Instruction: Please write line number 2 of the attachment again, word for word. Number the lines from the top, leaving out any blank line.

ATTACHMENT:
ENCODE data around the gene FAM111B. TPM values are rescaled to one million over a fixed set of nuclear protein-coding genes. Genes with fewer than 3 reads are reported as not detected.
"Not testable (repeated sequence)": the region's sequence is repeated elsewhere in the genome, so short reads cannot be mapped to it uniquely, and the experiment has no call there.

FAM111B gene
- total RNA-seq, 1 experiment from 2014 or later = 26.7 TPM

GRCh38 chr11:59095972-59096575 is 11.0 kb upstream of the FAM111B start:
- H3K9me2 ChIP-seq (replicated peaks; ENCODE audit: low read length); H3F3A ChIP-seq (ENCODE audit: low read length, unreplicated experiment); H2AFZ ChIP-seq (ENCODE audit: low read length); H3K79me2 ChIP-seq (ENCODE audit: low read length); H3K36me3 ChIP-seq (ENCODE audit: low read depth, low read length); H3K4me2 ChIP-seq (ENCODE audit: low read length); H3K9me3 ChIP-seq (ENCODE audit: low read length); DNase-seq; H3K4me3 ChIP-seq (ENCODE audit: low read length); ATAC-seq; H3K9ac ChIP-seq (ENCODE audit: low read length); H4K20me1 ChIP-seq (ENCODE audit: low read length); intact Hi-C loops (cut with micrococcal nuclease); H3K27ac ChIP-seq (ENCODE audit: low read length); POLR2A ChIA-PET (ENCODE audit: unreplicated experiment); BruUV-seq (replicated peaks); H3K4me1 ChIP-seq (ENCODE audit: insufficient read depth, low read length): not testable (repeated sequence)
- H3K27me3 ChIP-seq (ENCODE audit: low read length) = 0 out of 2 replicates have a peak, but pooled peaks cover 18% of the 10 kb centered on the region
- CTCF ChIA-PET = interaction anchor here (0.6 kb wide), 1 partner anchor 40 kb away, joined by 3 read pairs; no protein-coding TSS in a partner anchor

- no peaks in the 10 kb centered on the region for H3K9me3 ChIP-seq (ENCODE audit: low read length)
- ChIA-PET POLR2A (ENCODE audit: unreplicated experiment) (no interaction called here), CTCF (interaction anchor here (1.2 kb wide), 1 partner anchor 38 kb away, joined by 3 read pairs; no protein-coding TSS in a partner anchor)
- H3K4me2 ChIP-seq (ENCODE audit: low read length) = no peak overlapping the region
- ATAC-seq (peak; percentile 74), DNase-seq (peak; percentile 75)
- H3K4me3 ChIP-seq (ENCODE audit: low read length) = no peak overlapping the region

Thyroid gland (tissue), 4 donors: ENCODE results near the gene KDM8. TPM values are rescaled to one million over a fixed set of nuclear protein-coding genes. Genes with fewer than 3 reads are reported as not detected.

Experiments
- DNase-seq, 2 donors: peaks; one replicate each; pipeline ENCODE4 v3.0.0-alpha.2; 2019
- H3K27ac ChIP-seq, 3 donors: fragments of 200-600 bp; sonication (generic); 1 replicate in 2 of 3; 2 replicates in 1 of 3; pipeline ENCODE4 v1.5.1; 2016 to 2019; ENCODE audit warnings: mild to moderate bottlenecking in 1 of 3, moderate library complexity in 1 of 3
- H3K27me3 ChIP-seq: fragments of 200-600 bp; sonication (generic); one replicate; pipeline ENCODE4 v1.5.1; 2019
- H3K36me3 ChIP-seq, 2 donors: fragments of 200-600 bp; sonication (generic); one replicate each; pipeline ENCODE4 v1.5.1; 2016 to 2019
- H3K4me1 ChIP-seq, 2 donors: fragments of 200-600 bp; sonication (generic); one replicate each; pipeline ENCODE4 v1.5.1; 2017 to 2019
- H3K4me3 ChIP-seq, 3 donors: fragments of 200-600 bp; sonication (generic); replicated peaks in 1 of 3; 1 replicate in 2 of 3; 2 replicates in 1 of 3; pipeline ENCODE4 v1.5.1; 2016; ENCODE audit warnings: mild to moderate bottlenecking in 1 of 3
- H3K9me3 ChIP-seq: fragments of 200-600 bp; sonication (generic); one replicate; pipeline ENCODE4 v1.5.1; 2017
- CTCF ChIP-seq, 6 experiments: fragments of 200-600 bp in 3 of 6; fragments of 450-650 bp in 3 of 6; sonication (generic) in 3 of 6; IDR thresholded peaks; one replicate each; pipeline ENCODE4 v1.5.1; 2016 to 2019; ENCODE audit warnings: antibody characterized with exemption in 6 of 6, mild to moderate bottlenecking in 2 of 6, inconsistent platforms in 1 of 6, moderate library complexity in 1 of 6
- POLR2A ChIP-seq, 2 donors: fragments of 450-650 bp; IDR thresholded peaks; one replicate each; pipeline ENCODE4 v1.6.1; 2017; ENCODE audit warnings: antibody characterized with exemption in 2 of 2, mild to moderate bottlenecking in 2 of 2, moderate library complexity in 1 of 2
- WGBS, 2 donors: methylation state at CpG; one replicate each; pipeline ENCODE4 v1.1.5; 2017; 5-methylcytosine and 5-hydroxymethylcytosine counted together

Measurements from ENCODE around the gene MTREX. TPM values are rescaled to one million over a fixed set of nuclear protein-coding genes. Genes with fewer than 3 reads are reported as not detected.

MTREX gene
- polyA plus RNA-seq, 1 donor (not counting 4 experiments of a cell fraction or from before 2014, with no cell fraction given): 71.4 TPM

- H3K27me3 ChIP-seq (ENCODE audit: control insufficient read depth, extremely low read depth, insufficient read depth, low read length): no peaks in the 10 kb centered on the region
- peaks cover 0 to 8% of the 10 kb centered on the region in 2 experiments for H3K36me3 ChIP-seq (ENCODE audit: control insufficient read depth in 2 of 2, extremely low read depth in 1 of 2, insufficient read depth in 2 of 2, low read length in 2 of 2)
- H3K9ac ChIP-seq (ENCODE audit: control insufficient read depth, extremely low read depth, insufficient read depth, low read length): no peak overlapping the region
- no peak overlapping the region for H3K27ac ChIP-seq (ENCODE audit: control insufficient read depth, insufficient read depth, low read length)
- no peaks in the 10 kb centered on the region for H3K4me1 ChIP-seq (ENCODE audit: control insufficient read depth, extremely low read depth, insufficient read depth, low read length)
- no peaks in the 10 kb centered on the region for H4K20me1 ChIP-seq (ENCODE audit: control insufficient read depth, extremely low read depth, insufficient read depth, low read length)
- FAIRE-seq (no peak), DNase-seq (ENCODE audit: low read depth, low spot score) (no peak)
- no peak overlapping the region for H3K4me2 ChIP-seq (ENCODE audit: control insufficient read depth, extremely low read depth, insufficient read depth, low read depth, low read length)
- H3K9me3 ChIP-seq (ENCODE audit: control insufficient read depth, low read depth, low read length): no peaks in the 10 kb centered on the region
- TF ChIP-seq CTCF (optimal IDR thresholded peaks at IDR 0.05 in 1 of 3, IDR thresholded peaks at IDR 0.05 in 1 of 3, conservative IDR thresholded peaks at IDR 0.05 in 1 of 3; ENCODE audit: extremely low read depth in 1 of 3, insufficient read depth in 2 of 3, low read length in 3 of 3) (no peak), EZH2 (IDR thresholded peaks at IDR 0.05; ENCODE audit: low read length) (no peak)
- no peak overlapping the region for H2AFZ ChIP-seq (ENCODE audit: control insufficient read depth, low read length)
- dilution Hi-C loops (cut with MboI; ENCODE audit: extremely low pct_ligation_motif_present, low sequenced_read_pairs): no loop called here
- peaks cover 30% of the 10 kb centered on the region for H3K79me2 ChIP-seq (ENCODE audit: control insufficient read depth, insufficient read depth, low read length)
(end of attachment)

"Not testable (repeated sequence)": the region's sequence is repeated elsewhere in the genome, so short reads cannot be mapped to it uniquely, and the experiment has no call there.